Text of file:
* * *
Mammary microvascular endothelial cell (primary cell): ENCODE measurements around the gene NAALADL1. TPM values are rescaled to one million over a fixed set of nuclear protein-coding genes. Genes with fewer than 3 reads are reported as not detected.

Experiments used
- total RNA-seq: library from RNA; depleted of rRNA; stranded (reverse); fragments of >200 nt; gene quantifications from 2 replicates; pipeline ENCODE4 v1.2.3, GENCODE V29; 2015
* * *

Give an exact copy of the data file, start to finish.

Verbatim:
Mammary microvascular endothelial cell (primary cell): ENCODE measurements around the gene NAALADL1. TPM values are rescaled to one million over a fixed set of nuclear protein-coding genes. Genes with fewer than 3 reads are reported as not detected.

Experiments used
- total RNA-seq: library from RNA; depleted of rRNA; stranded (reverse); fragments of >200 nt; gene quantifications from 2 replicates; pipeline ENCODE4 v1.2.3, GENCODE V29; 2015